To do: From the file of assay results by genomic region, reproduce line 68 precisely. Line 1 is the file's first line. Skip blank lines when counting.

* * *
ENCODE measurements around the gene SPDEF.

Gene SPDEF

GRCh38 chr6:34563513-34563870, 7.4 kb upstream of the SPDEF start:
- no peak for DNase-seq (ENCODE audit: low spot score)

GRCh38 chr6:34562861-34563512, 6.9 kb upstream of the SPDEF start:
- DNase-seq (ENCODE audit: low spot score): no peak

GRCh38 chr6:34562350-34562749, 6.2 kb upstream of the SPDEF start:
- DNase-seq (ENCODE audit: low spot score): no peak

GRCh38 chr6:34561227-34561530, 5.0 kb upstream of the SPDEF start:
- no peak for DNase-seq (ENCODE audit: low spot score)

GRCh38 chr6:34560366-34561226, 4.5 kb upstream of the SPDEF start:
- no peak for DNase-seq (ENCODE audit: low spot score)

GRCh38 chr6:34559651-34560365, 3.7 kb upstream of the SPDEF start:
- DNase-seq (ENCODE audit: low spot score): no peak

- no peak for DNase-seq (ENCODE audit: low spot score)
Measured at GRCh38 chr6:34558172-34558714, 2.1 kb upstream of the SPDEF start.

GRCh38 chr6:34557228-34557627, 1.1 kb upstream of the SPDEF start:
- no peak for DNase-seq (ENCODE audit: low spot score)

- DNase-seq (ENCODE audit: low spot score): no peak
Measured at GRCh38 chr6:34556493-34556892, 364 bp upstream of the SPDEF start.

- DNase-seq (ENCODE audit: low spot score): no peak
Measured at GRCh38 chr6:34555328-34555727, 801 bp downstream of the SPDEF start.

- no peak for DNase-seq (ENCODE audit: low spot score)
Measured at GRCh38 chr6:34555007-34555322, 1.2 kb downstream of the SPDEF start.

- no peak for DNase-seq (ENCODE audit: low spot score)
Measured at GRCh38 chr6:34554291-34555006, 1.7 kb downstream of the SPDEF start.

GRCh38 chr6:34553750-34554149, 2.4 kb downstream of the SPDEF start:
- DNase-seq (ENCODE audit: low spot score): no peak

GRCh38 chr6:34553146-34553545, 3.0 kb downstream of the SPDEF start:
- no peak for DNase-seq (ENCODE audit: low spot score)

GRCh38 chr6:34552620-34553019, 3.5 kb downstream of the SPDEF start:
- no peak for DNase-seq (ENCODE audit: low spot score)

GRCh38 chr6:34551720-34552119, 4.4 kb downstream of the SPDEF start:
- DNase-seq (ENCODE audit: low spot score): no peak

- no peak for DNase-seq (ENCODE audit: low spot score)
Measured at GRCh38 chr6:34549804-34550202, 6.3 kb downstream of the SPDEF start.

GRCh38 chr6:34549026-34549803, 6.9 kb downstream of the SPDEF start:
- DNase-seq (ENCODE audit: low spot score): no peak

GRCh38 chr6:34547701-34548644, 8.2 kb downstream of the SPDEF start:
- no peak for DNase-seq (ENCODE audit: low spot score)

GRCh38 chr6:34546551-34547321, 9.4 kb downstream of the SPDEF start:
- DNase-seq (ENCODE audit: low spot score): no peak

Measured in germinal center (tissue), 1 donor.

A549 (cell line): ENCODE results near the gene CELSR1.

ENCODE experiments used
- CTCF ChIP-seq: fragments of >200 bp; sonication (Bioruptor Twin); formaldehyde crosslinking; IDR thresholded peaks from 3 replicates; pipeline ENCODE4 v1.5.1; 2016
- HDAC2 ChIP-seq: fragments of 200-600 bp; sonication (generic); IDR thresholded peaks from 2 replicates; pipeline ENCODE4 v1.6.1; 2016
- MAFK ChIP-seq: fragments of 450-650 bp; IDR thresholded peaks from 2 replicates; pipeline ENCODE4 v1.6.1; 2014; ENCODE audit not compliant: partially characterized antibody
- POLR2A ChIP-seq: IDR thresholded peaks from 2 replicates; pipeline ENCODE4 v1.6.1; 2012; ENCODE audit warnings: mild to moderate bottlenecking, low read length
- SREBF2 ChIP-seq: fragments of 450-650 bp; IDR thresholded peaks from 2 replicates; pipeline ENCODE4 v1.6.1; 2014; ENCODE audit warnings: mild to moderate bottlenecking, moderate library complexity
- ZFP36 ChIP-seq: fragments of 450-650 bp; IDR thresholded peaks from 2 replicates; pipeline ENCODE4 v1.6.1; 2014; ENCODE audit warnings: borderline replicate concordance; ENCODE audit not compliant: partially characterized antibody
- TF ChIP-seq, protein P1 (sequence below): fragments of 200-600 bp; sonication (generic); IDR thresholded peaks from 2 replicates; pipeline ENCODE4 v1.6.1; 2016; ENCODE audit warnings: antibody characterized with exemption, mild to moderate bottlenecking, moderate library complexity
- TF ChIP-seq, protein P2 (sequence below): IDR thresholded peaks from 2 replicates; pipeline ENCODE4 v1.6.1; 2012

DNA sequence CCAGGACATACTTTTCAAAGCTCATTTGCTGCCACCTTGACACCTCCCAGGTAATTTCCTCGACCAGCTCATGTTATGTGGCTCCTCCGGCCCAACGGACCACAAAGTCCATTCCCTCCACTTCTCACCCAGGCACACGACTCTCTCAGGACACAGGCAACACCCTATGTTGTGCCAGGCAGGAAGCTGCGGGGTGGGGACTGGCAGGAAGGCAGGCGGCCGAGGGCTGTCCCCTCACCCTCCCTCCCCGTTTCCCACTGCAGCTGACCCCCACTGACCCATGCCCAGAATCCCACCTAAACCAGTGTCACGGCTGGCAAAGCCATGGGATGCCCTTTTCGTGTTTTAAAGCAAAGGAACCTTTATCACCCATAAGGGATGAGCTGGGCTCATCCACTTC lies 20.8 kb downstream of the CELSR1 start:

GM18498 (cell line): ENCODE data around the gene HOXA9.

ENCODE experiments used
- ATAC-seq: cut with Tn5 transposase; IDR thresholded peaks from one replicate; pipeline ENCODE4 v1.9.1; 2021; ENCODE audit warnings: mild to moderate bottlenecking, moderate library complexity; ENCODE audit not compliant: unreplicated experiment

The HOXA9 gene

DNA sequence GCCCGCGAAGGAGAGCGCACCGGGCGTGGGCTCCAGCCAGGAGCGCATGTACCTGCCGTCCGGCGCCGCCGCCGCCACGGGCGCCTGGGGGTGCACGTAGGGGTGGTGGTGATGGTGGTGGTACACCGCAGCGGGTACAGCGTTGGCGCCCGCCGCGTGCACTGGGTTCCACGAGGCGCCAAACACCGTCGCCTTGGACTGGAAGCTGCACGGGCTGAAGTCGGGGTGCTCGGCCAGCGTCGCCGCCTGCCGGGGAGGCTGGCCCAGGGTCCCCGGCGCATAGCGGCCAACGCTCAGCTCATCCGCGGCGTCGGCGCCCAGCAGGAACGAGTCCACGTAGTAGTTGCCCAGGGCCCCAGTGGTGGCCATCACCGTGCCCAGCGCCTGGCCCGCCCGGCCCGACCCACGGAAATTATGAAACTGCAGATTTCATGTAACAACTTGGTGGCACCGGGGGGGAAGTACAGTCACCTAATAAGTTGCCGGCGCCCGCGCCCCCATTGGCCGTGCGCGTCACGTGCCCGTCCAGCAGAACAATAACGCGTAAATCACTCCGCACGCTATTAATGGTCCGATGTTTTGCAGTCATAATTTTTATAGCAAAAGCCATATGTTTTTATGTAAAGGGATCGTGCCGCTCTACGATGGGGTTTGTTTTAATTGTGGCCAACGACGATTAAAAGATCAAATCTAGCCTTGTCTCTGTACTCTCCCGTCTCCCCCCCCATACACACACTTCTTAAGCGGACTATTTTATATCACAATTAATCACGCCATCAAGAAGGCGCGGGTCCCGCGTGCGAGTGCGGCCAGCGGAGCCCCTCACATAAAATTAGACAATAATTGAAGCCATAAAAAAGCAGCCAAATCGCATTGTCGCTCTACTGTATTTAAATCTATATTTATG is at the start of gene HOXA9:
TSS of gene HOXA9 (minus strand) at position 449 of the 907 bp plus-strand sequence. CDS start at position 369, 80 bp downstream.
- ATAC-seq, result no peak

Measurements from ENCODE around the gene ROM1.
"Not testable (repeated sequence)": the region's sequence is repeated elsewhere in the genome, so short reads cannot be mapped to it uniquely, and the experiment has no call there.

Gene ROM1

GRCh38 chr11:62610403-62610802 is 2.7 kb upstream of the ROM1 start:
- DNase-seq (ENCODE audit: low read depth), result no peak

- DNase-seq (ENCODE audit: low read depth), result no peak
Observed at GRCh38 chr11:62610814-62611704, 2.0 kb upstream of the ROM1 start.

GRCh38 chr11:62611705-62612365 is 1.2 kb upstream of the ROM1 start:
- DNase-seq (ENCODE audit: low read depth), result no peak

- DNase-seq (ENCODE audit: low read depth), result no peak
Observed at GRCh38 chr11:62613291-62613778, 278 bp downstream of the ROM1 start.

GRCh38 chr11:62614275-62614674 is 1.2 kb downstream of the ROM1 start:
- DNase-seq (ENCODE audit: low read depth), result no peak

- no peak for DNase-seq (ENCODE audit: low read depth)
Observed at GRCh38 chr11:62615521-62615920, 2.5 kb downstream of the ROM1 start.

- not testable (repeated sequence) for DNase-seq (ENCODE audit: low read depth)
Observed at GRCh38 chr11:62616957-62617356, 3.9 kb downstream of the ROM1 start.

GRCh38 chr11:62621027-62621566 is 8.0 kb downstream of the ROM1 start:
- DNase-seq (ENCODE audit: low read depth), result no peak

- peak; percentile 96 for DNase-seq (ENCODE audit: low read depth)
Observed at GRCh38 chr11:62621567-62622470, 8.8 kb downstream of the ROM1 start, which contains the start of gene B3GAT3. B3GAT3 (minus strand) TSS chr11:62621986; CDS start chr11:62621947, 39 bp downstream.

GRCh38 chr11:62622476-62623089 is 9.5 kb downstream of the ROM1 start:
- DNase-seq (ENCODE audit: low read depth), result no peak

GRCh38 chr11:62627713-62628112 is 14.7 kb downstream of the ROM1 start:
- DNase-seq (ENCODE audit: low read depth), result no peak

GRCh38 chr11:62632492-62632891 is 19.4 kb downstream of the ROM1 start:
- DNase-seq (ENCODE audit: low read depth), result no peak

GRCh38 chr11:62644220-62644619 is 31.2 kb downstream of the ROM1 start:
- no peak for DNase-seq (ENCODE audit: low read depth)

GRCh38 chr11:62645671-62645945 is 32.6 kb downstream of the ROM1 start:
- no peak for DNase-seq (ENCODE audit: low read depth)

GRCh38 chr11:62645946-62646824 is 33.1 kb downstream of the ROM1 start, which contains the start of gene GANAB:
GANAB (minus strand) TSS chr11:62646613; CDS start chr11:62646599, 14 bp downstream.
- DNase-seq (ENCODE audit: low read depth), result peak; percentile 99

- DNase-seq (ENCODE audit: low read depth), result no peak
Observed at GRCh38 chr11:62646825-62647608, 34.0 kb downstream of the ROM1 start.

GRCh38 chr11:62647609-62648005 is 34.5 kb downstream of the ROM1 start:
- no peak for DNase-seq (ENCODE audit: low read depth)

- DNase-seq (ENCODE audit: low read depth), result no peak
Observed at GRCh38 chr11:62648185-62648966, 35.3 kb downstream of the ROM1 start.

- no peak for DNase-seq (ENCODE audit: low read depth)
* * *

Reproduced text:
Observed at GRCh38 chr11:62610814-62611704, 2.0 kb upstream of the ROM1 start.